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Risks and Rewards of an Interdisciplinary Research Path

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Science  17 Dec 2004:
Vol. 306, Issue 5704, pp. 2046
DOI: 10.1126/science.1103628

Interdisciplinarity has become synonymous with all things progressive about research and education, not because of some simple philosophic belief in heterogeneity but because of the scientific complexity of problems currently under study (1). In many fields, it is argued, the easy work is finished as scholars are confronted with questions that defy easy categorization in or solution by traditional disciplinary frameworks. In response, myriad interdisciplinary programs have arisen, from federal-level initiatives such as the National Institutes of Health Roadmap and the National Science Foundation Integrated Graduate Education and Training program to campus-based endeavors like the University of Illinois Beckman Institute and the Stanford University Bio-X Program.

The rise of interdisciplinarity has also spawned a vast literature on how interdisciplinary research and training should be organized, how scientists and students will behave, and how activities of such programs could be facilitated (26). There have been, however, fewer studies that seek to understand empirically the links between institutional initiatives, individual attributes, and professional implications (7, 8).

Between January 2002 and June 2003, we conducted surveys and interviews to analyze the interdisciplinary activities of researchers in five university-based programs funded under the NSF Environmental Research and Education portfolio (9). Entry into these programs was by application, invitation, and/or appointment.

We expected that because younger scientists are likely to have had more interdisciplinary exposure and less intellectual commitment to a particular field, they would be more predisposed toward these programs than their senior colleagues. At the same time, because senior faculty have accumulated greater professional freedom and more social resources, we thought that they would be more likely than their junior counterparts not only to affiliate with but also to collaborate in these programs.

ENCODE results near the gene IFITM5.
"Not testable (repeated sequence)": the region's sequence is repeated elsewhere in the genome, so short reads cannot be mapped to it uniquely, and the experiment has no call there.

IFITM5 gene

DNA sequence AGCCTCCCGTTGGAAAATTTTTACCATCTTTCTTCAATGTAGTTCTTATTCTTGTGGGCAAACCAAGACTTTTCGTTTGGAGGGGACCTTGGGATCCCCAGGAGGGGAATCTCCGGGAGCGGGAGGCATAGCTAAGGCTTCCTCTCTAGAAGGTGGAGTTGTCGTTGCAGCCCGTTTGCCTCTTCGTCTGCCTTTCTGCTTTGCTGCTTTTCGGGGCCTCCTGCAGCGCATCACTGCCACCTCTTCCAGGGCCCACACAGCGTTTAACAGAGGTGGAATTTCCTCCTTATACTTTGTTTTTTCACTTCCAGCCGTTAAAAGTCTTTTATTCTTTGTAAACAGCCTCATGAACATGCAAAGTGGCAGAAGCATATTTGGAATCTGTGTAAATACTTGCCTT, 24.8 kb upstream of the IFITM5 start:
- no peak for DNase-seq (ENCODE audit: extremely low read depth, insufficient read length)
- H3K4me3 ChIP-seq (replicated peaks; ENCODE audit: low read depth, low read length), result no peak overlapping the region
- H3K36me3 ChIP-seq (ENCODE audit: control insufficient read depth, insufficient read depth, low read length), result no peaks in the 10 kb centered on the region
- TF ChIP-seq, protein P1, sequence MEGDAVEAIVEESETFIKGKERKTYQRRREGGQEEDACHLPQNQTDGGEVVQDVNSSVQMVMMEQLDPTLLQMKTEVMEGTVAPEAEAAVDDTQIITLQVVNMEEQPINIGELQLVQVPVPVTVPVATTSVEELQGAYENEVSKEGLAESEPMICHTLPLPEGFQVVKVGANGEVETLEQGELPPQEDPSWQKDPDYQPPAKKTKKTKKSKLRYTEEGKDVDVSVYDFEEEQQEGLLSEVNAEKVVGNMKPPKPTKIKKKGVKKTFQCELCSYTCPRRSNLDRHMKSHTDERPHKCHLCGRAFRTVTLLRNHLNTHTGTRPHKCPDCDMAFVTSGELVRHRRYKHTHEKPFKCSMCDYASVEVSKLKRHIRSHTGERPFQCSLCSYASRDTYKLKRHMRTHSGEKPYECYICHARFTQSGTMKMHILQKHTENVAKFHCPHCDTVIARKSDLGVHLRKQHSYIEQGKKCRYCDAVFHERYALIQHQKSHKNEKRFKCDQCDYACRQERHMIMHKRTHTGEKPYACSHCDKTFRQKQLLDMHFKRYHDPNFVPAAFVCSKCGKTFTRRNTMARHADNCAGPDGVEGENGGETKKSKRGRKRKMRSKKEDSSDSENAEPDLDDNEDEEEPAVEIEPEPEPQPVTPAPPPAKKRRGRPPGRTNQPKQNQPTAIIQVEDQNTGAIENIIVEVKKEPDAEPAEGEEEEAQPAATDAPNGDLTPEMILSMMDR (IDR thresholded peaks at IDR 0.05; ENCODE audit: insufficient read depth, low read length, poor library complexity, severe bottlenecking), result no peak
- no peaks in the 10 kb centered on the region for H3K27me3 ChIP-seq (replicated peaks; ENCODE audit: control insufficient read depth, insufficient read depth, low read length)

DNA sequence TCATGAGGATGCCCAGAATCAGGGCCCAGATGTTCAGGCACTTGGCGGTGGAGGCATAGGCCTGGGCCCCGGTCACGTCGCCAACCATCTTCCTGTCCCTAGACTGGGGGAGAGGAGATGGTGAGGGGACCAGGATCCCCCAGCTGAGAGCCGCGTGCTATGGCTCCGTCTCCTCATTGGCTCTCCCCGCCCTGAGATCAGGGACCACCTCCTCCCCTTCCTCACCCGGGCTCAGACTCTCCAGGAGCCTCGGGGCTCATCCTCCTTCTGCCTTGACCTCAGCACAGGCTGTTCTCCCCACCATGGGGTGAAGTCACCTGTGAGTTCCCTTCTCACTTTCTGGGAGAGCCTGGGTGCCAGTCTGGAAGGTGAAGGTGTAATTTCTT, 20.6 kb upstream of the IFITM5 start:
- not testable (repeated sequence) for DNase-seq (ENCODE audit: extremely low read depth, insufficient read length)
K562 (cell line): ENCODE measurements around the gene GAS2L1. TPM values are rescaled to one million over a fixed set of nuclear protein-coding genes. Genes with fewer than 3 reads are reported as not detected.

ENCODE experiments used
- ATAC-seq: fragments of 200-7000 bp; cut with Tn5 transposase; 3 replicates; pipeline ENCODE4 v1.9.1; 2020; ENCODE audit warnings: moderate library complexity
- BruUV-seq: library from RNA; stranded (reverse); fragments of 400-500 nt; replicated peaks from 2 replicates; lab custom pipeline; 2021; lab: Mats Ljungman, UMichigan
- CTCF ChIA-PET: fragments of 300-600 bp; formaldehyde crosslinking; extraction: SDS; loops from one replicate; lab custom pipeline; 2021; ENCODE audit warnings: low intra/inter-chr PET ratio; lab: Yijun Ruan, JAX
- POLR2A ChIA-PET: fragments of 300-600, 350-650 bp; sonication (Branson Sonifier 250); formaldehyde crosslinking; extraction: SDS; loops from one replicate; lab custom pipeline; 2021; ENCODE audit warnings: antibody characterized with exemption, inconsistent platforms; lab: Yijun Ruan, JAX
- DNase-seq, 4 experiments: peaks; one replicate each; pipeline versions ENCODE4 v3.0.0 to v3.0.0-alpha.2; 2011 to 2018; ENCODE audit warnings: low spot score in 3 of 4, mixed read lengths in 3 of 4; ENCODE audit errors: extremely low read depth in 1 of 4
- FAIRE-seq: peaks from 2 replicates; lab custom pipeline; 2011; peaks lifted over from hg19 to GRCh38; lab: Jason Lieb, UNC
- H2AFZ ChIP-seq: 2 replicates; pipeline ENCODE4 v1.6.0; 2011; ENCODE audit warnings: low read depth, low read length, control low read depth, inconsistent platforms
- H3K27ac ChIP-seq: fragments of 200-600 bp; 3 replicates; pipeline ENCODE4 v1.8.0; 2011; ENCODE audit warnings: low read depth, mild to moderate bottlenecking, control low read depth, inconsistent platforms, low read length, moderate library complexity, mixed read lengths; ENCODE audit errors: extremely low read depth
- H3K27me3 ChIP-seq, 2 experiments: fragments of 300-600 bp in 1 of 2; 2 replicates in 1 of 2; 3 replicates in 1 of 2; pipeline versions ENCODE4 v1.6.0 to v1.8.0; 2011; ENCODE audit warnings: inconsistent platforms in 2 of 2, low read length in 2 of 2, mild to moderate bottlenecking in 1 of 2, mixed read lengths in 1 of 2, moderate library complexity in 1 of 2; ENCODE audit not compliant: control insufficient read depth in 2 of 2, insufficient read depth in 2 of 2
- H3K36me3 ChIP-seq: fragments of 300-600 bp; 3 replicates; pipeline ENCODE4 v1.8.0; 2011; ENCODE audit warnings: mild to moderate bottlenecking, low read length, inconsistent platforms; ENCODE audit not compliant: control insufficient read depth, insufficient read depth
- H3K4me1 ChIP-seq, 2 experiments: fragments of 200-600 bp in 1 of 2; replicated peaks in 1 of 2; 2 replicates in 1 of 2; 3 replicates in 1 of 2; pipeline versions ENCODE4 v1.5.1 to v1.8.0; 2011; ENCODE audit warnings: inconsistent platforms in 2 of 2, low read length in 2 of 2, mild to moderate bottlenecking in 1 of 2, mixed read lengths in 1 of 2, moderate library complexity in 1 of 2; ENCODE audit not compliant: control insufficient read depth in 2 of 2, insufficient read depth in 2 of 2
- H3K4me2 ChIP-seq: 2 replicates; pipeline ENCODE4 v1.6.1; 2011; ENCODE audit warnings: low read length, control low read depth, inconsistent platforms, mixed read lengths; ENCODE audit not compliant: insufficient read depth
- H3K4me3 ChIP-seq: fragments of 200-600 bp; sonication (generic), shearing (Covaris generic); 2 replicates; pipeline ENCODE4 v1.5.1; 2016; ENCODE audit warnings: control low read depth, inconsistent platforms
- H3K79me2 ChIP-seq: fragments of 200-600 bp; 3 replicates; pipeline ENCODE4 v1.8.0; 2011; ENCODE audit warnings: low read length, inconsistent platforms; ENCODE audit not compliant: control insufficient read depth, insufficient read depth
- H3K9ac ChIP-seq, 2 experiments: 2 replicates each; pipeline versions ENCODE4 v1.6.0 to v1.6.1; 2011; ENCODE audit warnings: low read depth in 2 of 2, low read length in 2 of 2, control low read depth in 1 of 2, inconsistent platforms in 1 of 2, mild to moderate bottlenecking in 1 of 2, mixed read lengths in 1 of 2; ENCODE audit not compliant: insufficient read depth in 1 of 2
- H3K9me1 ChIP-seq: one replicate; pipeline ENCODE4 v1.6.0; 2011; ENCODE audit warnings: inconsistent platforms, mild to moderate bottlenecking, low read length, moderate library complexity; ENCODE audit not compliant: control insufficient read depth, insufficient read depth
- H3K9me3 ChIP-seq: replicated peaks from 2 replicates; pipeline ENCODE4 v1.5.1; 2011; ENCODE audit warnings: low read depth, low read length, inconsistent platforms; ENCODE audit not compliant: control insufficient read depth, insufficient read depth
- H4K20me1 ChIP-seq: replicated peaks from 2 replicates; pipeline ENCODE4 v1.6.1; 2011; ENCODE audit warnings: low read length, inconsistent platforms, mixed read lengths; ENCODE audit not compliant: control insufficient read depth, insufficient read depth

Graduate students and full professors were indeed overrepresented in these programs as compared with other tenure-track researchers (see the table below) (10). However, apart from principal investigators who dominated large shares of interdisciplinary activity, graduate students demonstrated higher rates of interdisciplinarity than professors. Whereas 61 of 99 (62%) graduate students reported at least one interdisciplinary collaboration, only 72 of 147 professors (49%) claimed the same (11, 12).

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But, graduate students were also most likely to associate professional costs with interdisciplinarity. About 16% reported “negative” career effects of the program's “interdisciplinary” design (see the table). In describing real or perceived effects, graduate students indicated long-term costs. One described his position as “non-traditional, highly beneficial, but completely risky in the long run.” Another explained: “For those of us who begin interdisciplinary, we get to design a [personal] renaissance to meet the needs of real-world problems. This renaissance, however, comes at a price—it may take us longer to establish ourselves in our careers.” Several pointed to the greater prevalence of interdisciplinary role models among staff without tenure versus those with tenure.

When asked why they were willing to take these professional risks, graduate students frequently mentioned societal benefits. One student said “I have become very aware of the horrible inefficiency of the scientific enterprise in turning knowledge into useful products … so I came to branch out from what I was doing, to do something bigger and better, more intellectually interesting, and more practically important.” Another commented: “I am sorta' on the fringe of science—but I am dealing with the core problems of society.”

Our study supports the claim that “[b]right young scientists will gravitate toward the rich scientific opportunities at disciplinary boundaries” (13). It also suggests, however, that many still feel the tension between the scientific promise of the interdisciplinary path and the academic prospect of the tenure track.


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